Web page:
"Committed to the future … Inspired by our past."

Marana's official town motto

"A Horse! A Horse! My Kingdom for a Horse!"

Shakespeare, King Richard III

The Marana Police Department is just about set to saddle up its horse patrol: The officers have been selected, gleaming new tack hangs in the lieutenant's office and mounts and riders are scheduled to begin a rigorous training session in Scottsdale in October.

Now all the MPD needs are the horses.

"We've looked at a lot of horses, but we're being very, very picky to make sure we get just the right animals," said Lt. Paul Ashcraft, who is overseeing the department's plans for the new unit. "We've set very high standards as far as finding horses with just the right disposition."

So far, the department has looked at - and rejected - about 20 or 25 equine candidates, Ashcraft said.

Horses used in police mounted patrols face a lot of interaction with the public - encounters that can be good or bad - and finding a steed with the right balance of gentleness, fortitude and trainability can be a high hurdle to surmount.

After scouring Southern Arizona's stockyards and stables, MPD is broadening its search to include the general public in hope someone might have a horse they will sell or donate that possesses the "right stuff" to protect and serve.

"I kind of look at the selection process as being the same as what we use in choosing our police officer candidates," Ashcraft said. "If they have the proper attitude for the job, we'll provide the training they need to become superior officers. If someone thinks they may have a horse that fits the bill, we'll be more then happy to come out and take a look."

MPD initially plans to use the mounted unit to patrol and protect the huge 2,440-acre Tortolita Preserve desert park located in northeast Marana, and the more than 60 miles of recreational trails the town is developing.

The department is starting the program with two horses and riders, but hopes to expand those numbers as well as the scope of the unit's duties in the future, Ashcraft said.

"I don't think it's that far fetched that someday you could see the mounted officers in Continental Ranch," said Ashcraft, referring to the sprawling suburban subdivision in south Marana. "The public can certainly expect to see them at town celebrations like Founders' Day and the Fourth of July."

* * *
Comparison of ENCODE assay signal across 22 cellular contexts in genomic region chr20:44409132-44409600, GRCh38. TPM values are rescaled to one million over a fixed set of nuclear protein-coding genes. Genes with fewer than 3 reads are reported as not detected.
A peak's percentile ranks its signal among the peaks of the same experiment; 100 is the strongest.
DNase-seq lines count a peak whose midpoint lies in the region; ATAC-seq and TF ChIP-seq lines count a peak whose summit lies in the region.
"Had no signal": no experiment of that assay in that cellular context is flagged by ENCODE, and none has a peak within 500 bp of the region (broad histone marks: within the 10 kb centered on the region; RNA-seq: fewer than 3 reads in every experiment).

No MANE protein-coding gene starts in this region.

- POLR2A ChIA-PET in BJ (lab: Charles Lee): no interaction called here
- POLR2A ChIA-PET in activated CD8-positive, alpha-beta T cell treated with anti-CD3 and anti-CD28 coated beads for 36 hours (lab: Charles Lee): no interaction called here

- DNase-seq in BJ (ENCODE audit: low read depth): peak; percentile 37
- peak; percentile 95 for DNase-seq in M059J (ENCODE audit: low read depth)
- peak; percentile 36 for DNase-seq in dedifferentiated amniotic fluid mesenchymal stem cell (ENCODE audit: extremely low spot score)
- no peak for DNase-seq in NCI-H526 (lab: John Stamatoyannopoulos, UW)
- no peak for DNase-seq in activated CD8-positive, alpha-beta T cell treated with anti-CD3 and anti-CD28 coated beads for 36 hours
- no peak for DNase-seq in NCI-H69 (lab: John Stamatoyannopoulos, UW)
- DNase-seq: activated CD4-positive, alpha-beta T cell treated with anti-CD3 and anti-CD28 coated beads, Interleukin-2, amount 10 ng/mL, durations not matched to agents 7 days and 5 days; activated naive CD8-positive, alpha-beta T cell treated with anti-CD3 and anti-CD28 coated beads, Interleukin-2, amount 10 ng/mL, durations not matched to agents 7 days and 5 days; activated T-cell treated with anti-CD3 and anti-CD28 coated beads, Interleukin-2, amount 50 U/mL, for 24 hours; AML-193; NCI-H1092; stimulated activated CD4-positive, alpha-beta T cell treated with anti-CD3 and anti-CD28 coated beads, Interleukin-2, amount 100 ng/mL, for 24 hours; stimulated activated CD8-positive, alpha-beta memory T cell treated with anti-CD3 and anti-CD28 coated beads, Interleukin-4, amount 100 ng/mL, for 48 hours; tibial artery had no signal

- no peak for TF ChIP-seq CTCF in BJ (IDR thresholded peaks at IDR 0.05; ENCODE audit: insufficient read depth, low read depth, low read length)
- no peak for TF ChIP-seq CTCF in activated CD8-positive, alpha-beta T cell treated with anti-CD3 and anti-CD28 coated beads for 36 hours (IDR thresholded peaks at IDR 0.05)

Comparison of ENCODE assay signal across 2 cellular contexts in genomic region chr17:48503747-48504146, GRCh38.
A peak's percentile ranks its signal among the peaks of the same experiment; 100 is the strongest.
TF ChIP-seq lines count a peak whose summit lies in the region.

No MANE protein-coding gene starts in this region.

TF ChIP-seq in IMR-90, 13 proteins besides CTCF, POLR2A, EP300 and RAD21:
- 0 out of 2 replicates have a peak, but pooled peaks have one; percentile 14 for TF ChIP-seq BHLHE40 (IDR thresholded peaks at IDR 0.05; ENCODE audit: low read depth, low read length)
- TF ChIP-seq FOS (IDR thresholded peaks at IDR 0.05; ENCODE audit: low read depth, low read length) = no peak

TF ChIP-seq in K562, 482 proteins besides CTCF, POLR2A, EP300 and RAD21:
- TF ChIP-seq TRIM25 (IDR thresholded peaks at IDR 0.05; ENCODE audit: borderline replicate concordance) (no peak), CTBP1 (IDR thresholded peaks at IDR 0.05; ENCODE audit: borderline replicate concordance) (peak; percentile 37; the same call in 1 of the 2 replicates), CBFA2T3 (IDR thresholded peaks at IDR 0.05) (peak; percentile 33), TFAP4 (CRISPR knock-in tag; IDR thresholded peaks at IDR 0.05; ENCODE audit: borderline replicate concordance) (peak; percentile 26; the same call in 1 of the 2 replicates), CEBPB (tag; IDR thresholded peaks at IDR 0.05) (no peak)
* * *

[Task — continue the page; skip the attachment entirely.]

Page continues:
Being Marana, which still clings to its rural roots and cowboy culture despite miles of suburban homes sprouting in the cotton fields and pasturelands, there was little difficulty in finding officers with a working knowledge of horsemanship to volunteer for the unit.

Dan Sample, a motorcycle officer just coming off light duty after being injured in an accident while on patrol earlier this year, is a native Tucsonan and rodeo cowboy with six horses at home.

Debra Kesterson, a patrol officer and native of Alaska, is an avid rider who stables her own three horses.

"I'm really excited about the duty. I've had a passion for horses all my life and I think it will be a great addition to the department," Kesterson said.

The officers will be devoted to the horse patrol full time, and be responsible for the animal's grooming and up keep in addition to the time spent protecting the town's parks and enforcing its laws.

Kesterson and Sample say they agree with the department's ultra-rigorous selection process to find them the ideal partners.

"There's a term we use, that the horse needs to be bomb-proof, meaning you could practically set off a bomb next to it and not have it bolt," Sample said.